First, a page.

ISLAMABAD - A courier company’s management has finally heaved a sigh of relief following the recovery of an Afghanistan-bound medical shipment worth over 100 million rupees the courier firm had misplaced, which was the purported property of NATO.
Reportedly, the consignment would be aerially shipped to Afghanistan through another courier service this week after the fulfilment of official requirements.
On Thursday last week, the TCS Express and Logistics had misplaced the NATO (North Atlantic Treaty Organisation) shipment comprising three heavy machines that were to be used in Afghanistan in the areas where the NATO and international organisations like United Nations Assistance Mission in Afghanistan (UNAMA) and United States Agency for International Development (UASID) ran humanitarian/health projects for the deprived Afghan public. The development involving the shipment’s loss was brought to light by this newspaper on Saturday in the story headlined “Courier firm misplaces NATO’s Rs 100m shipment.”
The consignee, a Pakistani firm, said, it was set to sue the courier company for the negligence shown in handling of an important consignment but changed its decision after the TCS tendered an unconditional apology.
Faheemullah Baig at TCS and Abdul Khaliq at Briogene Private Limited, the consignee, had formally confirmed to The Nation earlier on Thursday that the shipment had gone missing.
According to details, the TCS had transported the said consignment from Karachi to Islamabad earlier last week. Briogene Ltd, a healthcare solution provider, had placed the shipment order and paid TCS Rs 100,000 as courier charges. The company said, it imported the machines from Germany, which came to Pakistan via Singapore and were to be sent to Afghanistan. The TCS was supposed to handover the three machines weighing 150 kilograms and 100 kg (two each) to Briogene on Wednesday but it delivered the equipment to the wrong address. The next day, the courier company informed the consignee that the equipment was delivered to its office located at Airport Villas Chaklala Rawalpindi.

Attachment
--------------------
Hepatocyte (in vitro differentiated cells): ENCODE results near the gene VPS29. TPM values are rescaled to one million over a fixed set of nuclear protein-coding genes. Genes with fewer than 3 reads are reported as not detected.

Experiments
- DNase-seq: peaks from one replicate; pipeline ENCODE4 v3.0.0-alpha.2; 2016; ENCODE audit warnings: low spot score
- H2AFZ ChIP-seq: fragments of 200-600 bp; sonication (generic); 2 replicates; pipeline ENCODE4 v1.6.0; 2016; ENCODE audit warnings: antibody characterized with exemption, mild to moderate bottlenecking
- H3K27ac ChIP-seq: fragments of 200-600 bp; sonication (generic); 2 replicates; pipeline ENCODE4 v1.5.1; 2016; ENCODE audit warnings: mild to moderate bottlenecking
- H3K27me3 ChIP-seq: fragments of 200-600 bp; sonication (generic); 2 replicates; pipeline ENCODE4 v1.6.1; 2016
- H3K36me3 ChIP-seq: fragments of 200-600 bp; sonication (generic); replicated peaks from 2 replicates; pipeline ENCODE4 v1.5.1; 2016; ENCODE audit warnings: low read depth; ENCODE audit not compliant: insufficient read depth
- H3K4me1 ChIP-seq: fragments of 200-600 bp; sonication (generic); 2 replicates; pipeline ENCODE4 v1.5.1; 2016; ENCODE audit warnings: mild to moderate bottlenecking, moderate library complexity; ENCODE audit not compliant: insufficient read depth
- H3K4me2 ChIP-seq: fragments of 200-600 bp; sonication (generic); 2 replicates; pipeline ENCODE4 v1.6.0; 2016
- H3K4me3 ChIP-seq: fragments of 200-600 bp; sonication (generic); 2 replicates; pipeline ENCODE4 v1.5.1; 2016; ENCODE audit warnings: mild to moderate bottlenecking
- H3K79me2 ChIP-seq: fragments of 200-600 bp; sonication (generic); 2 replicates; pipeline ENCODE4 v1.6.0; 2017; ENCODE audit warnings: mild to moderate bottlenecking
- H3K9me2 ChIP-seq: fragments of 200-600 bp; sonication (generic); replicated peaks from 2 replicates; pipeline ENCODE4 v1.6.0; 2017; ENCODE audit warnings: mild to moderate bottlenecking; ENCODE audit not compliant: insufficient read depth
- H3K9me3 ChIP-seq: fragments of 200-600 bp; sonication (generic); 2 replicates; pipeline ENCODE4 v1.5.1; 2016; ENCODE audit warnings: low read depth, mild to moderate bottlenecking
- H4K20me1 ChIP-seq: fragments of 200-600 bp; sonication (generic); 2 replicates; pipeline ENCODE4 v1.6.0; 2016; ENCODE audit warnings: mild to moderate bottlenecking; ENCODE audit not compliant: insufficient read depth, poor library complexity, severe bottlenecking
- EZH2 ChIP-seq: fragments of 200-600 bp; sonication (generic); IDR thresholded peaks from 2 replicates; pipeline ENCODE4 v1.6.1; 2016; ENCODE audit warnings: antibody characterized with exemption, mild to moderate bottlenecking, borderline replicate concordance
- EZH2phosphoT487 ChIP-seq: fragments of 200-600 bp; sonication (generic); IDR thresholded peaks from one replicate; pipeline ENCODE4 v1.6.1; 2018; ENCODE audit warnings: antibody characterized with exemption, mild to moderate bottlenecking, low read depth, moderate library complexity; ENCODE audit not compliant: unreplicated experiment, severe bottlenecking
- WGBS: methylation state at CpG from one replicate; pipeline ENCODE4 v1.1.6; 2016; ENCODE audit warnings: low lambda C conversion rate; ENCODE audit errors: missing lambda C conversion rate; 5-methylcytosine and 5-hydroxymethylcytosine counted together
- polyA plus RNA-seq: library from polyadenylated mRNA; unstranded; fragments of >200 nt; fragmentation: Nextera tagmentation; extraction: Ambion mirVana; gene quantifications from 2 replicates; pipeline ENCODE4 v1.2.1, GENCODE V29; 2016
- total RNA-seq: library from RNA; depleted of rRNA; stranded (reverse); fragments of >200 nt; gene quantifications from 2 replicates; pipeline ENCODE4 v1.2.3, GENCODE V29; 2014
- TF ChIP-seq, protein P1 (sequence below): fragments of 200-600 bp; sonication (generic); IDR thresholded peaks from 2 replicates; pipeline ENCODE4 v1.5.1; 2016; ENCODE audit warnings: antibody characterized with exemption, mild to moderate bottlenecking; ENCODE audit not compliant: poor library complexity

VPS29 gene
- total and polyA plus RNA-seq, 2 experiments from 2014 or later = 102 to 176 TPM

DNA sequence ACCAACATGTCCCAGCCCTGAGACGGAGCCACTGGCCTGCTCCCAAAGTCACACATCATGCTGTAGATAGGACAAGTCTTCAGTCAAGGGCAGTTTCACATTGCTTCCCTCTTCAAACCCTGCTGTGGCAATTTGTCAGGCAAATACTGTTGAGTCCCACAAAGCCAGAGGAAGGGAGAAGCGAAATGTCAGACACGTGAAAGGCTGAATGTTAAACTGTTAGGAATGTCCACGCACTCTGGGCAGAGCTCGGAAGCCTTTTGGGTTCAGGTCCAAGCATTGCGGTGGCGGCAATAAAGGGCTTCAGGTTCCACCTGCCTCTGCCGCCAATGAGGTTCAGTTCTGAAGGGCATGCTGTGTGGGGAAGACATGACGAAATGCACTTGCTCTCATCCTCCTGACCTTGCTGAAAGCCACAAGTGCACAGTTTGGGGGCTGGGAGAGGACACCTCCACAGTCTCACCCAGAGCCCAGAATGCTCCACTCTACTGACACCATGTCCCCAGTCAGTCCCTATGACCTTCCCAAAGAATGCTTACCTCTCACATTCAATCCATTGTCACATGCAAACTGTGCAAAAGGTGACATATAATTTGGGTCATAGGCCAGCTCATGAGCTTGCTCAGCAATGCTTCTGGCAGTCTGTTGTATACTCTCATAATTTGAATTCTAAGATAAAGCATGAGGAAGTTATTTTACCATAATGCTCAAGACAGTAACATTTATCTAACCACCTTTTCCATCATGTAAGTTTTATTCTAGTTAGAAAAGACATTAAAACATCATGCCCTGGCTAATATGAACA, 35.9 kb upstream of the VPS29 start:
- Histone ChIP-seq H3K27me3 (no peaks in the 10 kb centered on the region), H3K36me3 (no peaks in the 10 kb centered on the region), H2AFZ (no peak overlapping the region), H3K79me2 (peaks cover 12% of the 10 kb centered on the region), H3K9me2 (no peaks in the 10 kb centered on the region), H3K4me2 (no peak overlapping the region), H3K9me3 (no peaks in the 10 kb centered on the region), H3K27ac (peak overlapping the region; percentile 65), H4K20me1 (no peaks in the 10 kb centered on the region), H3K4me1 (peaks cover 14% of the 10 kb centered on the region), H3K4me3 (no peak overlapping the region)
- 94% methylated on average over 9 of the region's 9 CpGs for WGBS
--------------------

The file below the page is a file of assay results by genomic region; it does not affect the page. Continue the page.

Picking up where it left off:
The company denied having received the consignment and sent its senior management members to the TCS largest logistical warehouse located in Khanna Pul Rawalpindi for the shipment’s recovery. The TCS, after initial inquiry, told Briogene, the said shipment was actually delivered to ‘neighbours’ at a house located next to Briogene’s office Wednesday night, citing the closure of the company’s office at that time. The company refused to buy this explanation saying a heavy equipment weighing over 350 kg could not be offloaded to any neighbouring house and that Briogene did not have any ‘neighbours’ at the particular office.
NATO Spokesman in Afghanistan Brigadier General Heinz Feldmann, on contact, had asked this correspondent on Thursday to send the relevant queries regarding the issue through an email. The email was sent the same day and again on Friday but it went unreturned.
A senior intelligence official, desiring to stay unnamed, had said, the Afghanistan-bound medical machinery was usually not transported in NATO containers, since, he said, this could cause damage to these machines while their transportation through courier companies was a much safer way. “These kinds of machines are usually transported from Western countries to Pakistan from where they go to Afghanistan using aerial routes. Apart from safety, this procedure is also followed considering the convenience factor regarding customs duty, security clearance and other charges,” the insider had said.
Faheemullah Baig, the Senior Manager and In-charge of TCS Express and Logistics Centre and warehouse at Khanna Pul, had said Thursday. “Efforts are on to recover the consignment. It’s a very serious issue because I’ve been told that the machinery in question amounts in millions of rupees. We’ll exhaust every option to recover it. If the shipment is not recovered by tonight (Thursday night), we’ll launch a detailed inquiry and decide what to do next.”
Abdul Khaliq, Application Specialist, Briogene, had confirmed that the medical equipment was Afghanistan-bound where it was to be used for conducting screening tests for hepatitis, tuberculoses and other diseases.
Refusing to disclose whether the three machines belonged to the NATO, he had said, “I cant’ divulge who the shipment was going to, but I can tell that TCS was supposed to bring the machines from Karachi to Islamabad. We paid the TCS over a hundred thousand rupees as courier charges and the machines valued more than 100 million rupees. We’ll not let it go, we’ll sue the TCS for this negligence if our shipment is not recovered.”
Reportedly, the shipment was recovered Saturday night from a house located in Street 4-A at the Airport Villas Chaklala Rawalpindi where it was mistakenly delivered while Briogene’s office is located in Street 4 in the same housing society.
When called again on Tuesday, Baig refused to share any details regarding the shipment’s recovery saying he was no longer authorised to comment on the issue.
Khaliq, on the other hand, confirmed the consignment’s recovery, saying the TCS tendered an unconditional apology to Briogene for the negligence. “Considering their apology, we’ve decided to let it go. We’re not going to sue them.”